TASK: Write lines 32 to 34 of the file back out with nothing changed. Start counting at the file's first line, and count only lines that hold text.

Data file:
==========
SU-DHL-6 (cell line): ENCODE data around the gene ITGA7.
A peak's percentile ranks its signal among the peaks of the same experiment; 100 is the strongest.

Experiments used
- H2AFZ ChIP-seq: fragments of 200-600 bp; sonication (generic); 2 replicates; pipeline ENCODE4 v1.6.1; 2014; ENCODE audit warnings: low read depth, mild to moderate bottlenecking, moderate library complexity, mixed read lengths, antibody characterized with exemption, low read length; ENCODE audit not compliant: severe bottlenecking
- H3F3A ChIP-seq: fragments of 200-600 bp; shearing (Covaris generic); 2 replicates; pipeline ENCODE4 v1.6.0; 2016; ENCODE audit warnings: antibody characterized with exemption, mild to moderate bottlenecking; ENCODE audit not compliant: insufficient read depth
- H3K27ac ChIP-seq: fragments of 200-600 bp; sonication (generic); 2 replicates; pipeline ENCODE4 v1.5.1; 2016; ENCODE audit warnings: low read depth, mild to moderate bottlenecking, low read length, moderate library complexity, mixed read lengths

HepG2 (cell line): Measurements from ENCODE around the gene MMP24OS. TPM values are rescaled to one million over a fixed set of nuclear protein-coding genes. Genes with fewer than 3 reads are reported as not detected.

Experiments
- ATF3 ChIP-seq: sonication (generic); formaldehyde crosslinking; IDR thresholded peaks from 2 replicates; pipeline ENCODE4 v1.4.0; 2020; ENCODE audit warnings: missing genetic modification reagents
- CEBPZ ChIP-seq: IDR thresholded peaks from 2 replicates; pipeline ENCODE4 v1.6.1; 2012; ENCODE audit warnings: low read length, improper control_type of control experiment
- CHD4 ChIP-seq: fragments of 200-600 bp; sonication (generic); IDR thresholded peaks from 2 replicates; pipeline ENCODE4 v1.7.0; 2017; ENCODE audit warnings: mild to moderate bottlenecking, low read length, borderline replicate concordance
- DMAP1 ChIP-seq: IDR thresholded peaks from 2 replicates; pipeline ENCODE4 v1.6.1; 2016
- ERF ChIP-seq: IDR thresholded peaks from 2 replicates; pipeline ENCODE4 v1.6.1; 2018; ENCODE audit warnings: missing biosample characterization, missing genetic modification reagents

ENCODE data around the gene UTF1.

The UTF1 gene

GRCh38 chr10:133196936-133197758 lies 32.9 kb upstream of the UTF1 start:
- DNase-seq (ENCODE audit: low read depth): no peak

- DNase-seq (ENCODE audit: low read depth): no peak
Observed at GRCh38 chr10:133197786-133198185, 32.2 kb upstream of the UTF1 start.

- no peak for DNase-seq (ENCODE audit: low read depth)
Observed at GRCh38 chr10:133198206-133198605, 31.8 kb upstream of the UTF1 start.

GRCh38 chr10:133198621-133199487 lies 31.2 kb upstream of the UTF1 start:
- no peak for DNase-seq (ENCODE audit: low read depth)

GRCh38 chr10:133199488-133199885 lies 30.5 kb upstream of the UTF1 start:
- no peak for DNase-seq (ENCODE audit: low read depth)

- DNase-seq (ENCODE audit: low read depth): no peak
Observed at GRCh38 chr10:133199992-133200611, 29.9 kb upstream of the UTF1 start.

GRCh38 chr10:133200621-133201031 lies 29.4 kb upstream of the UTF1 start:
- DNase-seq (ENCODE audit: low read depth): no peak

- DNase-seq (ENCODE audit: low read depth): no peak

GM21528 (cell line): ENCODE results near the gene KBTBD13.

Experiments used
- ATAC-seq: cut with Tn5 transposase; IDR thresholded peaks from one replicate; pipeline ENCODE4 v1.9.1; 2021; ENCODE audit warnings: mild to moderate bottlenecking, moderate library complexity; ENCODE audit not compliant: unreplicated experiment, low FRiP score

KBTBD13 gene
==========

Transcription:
Experiments used
- ATAC-seq: cut with Tn5 transposase; IDR thresholded peaks from one replicate; pipeline ENCODE4 v1.9.1; 2021; ENCODE audit warnings: mild to moderate bottlenecking, moderate library complexity; ENCODE audit not compliant: unreplicated experiment, low FRiP score

KBTBD13 gene